If you’re a Tory Burch fan, you’ll want to mark January 20th on your iCal. Joining Aerin and Michael Kors, it’s the latest cosmetics (and fragrance line) to arrive in the UK from the Estee Lauder beauty stable.
As with Aerin, Kors and even Tom Ford, it’s all about the angular packaging with golden accents. (Does Estee Lauder only have one lipstick mould?) But if you’re a Burch fan then I think you’ll love the distinctive orange and gold casing complete with double T insignia. British Beauty Blogger has the story here…
The fashionisation of beauty is rolling along at a jolly pace isn’t it? Following both Chanel and Dior with their standalone luxury beauty stores comes Burberry and its all-singing-all-dancing Beauty Box. The store opened yesterday in Covent Garden’s King Street selling make-up, perfume and accessories.
From the entry-level nail polishes and perfumes plus associated sunnies, scarves and bags, it’s but a short jump to the coveted trench or coat. And thus (the mega-brands hope) a loyal customer for life.
Naturally, a Burberry store isn’t a Burberry store without some digital wizardry at play. So if you haven’t time for a mini mani, try the Digital Runway Nail Bar instead. This ‘playful virtual experience’ lets you try the latest Burberry runway shades by placing the polish onto a radio-frequency identification-enabled platform to match your skin tone to the required colour.
OK, I’m not actually sure what a radio-frequency identification-enabled platform is but it sounds sufficiently snazzy enough for me to seek it out next time I’m in WC2…
Vanessa Friedman wrote about wearables in the FT yesterday, suggesting that tech companies need to get fashion people on board if they want their wearables to look halfway decent. I’d say Nike is ahead of the curve in this sense, it’s just released its Nike FuelBand SE in a very luxe-looking black version accented with rose gold.
While it’s previous Fuelbands were neon-hued and perfect for the American Apparel-clad youth market, this understated version is more suited to sophisticated millennials and their elders. That’s a lot of boxes ticked…
Andrew Bunney has done the seemingly impossible. That is, take a corporate, uncool brand, (albeit with a killer heritage) and turn out a highly desirable line of product. The result is Roundel, a collaboration with the London Underground, that presents T-shirts, jackets, shirts and even trainers as graphic product that will be as at home on the backs of tourists and cityproud Londoners as design-conscious youth. Bravo Mr Bunney! Continue reading
Only two more sleeps til the first episode of Liberty Of London, the three-part documentary about the London store. These sorts of programmes and films around fashionable institutions are proving quite the marketing success story. See Vogue and The September Issue for one example, Inside Claridges for another and Scatter My Ashes At Bergdorf’s for yet another.
Liberty is a British national treasure and we know the Americans love all that stuff. So what better than a behind-the-scenes look at the (slightly eccentric) Brit department store run by a charismatic American (hello Ed Burstell) and featuring a host of highly watchable characters to sell the magic worldwide?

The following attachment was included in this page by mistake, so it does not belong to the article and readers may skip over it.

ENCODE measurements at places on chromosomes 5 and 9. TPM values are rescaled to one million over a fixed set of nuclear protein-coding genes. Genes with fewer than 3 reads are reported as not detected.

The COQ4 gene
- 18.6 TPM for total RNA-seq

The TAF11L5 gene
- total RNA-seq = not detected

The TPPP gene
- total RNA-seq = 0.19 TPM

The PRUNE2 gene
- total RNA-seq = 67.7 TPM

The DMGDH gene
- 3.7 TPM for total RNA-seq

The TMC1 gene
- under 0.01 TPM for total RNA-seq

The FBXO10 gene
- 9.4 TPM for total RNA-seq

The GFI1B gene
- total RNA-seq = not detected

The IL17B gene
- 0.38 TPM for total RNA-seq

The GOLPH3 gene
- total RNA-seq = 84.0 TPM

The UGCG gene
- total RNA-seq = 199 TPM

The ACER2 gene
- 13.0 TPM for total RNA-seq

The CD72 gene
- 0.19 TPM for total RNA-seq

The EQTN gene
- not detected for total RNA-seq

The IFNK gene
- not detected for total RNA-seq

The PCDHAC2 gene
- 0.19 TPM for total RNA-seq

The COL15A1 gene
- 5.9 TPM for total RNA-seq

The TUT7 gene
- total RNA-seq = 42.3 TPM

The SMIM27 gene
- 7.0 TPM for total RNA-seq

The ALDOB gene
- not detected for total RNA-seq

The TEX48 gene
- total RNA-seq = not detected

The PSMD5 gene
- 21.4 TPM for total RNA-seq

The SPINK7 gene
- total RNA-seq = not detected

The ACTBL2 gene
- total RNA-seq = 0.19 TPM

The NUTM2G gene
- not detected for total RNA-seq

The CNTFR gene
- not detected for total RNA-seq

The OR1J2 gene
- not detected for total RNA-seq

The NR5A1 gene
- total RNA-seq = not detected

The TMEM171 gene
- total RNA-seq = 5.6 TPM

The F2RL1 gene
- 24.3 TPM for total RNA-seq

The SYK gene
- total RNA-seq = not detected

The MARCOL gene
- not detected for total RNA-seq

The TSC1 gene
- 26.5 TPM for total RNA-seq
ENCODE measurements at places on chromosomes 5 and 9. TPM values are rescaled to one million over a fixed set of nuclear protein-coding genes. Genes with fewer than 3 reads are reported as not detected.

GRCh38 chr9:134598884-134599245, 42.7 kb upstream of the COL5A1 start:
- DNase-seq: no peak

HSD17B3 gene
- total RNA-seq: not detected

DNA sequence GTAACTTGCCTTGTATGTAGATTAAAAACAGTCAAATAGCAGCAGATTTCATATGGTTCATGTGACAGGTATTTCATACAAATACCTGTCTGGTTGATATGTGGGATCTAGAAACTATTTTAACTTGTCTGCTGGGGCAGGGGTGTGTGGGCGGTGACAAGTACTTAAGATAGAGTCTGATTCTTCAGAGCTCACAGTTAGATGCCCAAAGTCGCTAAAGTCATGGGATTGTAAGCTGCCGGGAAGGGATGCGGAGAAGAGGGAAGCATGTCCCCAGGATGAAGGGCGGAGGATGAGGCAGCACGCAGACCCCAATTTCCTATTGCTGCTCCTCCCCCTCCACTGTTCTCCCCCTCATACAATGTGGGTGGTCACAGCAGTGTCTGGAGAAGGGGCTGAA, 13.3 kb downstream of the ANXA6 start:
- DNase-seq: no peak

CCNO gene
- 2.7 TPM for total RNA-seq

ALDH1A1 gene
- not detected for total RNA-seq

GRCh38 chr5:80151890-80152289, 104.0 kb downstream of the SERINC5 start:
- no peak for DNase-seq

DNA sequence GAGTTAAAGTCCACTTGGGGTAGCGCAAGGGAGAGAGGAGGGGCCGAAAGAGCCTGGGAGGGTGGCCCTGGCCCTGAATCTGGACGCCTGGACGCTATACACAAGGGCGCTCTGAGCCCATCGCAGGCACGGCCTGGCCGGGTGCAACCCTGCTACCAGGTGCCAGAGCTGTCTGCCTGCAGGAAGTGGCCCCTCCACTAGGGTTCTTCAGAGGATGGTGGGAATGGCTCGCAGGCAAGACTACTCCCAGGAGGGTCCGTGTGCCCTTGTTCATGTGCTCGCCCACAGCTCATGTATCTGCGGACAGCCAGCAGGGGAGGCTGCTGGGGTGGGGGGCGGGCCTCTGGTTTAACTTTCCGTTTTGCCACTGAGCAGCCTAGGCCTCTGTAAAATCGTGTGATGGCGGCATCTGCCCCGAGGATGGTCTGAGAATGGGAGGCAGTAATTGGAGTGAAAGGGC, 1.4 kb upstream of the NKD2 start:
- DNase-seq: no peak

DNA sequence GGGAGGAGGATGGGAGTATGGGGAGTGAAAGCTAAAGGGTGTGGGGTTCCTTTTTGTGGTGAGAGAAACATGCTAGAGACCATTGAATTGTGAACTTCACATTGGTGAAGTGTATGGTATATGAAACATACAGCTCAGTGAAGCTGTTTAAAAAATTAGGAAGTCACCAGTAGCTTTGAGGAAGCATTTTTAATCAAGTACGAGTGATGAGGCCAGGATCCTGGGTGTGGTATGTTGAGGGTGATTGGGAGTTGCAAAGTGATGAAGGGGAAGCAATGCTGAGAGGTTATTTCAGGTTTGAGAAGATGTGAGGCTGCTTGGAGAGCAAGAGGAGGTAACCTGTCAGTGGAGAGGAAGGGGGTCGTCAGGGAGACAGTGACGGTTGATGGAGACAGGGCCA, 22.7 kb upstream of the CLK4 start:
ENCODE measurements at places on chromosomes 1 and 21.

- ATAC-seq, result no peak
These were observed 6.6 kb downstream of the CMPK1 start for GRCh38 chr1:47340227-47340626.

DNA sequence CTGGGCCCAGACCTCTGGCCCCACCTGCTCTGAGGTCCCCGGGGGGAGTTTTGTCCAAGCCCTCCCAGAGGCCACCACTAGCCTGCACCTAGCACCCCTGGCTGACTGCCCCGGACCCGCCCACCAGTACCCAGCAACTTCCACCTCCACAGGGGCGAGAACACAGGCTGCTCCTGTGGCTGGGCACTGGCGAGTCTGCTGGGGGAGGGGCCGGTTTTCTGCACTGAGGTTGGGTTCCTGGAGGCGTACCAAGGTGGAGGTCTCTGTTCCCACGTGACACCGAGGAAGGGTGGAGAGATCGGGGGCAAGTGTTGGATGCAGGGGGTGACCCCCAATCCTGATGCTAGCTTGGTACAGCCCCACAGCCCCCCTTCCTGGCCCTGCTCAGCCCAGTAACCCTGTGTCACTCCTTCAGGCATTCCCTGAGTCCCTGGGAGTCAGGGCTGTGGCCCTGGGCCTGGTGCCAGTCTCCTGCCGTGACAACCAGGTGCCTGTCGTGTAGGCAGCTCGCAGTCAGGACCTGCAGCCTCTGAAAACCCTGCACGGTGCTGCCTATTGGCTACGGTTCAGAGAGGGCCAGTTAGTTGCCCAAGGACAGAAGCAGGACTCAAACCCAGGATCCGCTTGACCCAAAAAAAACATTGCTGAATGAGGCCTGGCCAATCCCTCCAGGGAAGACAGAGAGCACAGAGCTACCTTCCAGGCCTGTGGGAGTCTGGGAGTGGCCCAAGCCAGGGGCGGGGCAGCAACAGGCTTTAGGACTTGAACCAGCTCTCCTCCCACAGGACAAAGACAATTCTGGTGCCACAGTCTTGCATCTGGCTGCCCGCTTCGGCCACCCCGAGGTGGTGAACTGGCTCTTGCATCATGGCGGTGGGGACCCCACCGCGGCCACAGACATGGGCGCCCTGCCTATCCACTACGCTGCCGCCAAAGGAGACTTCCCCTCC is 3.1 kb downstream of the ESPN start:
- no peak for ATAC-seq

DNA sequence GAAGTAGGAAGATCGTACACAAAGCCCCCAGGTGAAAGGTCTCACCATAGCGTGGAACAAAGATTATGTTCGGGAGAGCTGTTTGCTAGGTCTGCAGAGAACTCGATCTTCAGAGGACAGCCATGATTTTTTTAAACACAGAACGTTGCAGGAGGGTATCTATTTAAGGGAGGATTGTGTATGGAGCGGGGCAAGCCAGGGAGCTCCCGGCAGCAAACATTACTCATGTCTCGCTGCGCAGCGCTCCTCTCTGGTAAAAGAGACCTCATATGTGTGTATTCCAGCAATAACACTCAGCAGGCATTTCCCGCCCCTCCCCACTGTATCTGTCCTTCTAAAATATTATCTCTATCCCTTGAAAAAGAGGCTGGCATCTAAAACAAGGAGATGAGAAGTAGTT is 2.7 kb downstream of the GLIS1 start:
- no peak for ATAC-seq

The one hour episodes follow the Liberty team in the run-up to Christmas, taking in fashion week, celebrity visits, plus all the usual hubbub that goes on in fashion retail. Watch out for adorable events and team coordinator Louis Matthewman who I think is going to steal hearts with his dapper suits and bow ties, and publisher Felix Dennis who treats Liberty as ‘his corner shop’.
Liberty Of London airs on Monday night on Channel 4 at 9pm
Is this the ultimate in upcycling? For the next eight days, you might get a shock if you amble into Hermes’ New Bond Street store for a silk tie or scarf. The entire ground floor has been hijacked by ‘Petit h’, the luxe, upcycling arm of Hermes, for a unique selling exhibition. Continue reading
Are fancy scented candles passé ? I hope not ‘cos I’m still not quite done with them. In particluar Astier de Villatte‘s which come in paper-thin ceramic pots, available from Liberty, Designers Guild, The Conran Shop and Couverture.
Two notable ones are collaborations. The latest (above) is from John Derian, the New York decoupagist. His Provincetown candle is a tribute to the Cape Cod artists’ enclave and gives off an evocative whiff of sea mist, cedar and wild berries inspired by the local marshlands. Perfect for the weekend cottage (real or imaginary) mantlepiece, no?
The other collab is the Commune De Paris candle (below) that came out last year. I’ve been consumed with this cube pattern for months (I want my bathroom tiled in it) – especially the Gallic colourway. All Astier de Villatte’s candles are Paris-made from vegetable wax with cotton wicks and are based on olfactory journeys to faraway places. One for the self-gifting pile, I’d say…
Has anyone quite nailed the ‘shop-from-the-printed-page’ experience that publishers are currently obsessed with? So far we’ve seen a few attempts, with Harper’s Bazaar US and Look magazine employing Blippar technology to bring existing magazine content to life – while hopefully generating extra revenue.
Top marks to UK tailors and shirtmakers T.M. Lewin and fashion collective The Sartorial 7 (who I’m afraid I had never heard of until now) for producing this very slick and handsome mini film. Seven young British guys suited up and going for pie and mash should look cheesy as hell but the cinematography by Jack Flynn is beautiful. Continue reading